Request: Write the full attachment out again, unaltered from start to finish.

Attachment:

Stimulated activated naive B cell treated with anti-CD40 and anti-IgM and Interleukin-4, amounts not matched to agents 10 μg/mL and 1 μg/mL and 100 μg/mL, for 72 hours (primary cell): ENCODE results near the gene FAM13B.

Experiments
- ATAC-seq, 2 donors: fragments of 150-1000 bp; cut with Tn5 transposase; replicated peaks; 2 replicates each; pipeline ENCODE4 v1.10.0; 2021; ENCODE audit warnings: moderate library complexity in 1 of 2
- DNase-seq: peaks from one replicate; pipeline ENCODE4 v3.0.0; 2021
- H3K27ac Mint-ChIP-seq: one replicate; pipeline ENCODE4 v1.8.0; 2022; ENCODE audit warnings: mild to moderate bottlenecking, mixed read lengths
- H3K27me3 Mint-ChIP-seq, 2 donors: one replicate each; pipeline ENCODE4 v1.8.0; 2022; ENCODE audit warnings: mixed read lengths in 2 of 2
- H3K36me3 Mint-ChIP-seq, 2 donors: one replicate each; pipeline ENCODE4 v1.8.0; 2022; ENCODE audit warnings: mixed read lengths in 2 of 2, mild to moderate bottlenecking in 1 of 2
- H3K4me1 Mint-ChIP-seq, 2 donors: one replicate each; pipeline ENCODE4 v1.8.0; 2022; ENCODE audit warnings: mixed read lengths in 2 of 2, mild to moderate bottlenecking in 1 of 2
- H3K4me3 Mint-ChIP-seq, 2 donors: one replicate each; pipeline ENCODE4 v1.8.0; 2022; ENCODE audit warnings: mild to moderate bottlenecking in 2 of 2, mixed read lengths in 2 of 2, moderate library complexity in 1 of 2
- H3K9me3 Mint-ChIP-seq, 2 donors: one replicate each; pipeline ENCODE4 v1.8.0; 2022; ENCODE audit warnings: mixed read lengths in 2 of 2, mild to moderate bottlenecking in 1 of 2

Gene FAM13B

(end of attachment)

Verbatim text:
Stimulated activated naive B cell treated with anti-CD40 and anti-IgM and Interleukin-4, amounts not matched to agents 10 μg/mL and 1 μg/mL and 100 μg/mL, for 72 hours (primary cell): ENCODE results near the gene FAM13B.

Experiments
- ATAC-seq, 2 donors: fragments of 150-1000 bp; cut with Tn5 transposase; replicated peaks; 2 replicates each; pipeline ENCODE4 v1.10.0; 2021; ENCODE audit warnings: moderate library complexity in 1 of 2
- DNase-seq: peaks from one replicate; pipeline ENCODE4 v3.0.0; 2021
- H3K27ac Mint-ChIP-seq: one replicate; pipeline ENCODE4 v1.8.0; 2022; ENCODE audit warnings: mild to moderate bottlenecking, mixed read lengths
- H3K27me3 Mint-ChIP-seq, 2 donors: one replicate each; pipeline ENCODE4 v1.8.0; 2022; ENCODE audit warnings: mixed read lengths in 2 of 2
- H3K36me3 Mint-ChIP-seq, 2 donors: one replicate each; pipeline ENCODE4 v1.8.0; 2022; ENCODE audit warnings: mixed read lengths in 2 of 2, mild to moderate bottlenecking in 1 of 2
- H3K4me1 Mint-ChIP-seq, 2 donors: one replicate each; pipeline ENCODE4 v1.8.0; 2022; ENCODE audit warnings: mixed read lengths in 2 of 2, mild to moderate bottlenecking in 1 of 2
- H3K4me3 Mint-ChIP-seq, 2 donors: one replicate each; pipeline ENCODE4 v1.8.0; 2022; ENCODE audit warnings: mild to moderate bottlenecking in 2 of 2, mixed read lengths in 2 of 2, moderate library complexity in 1 of 2
- H3K9me3 Mint-ChIP-seq, 2 donors: one replicate each; pipeline ENCODE4 v1.8.0; 2022; ENCODE audit warnings: mixed read lengths in 2 of 2, mild to moderate bottlenecking in 1 of 2

Gene FAM13B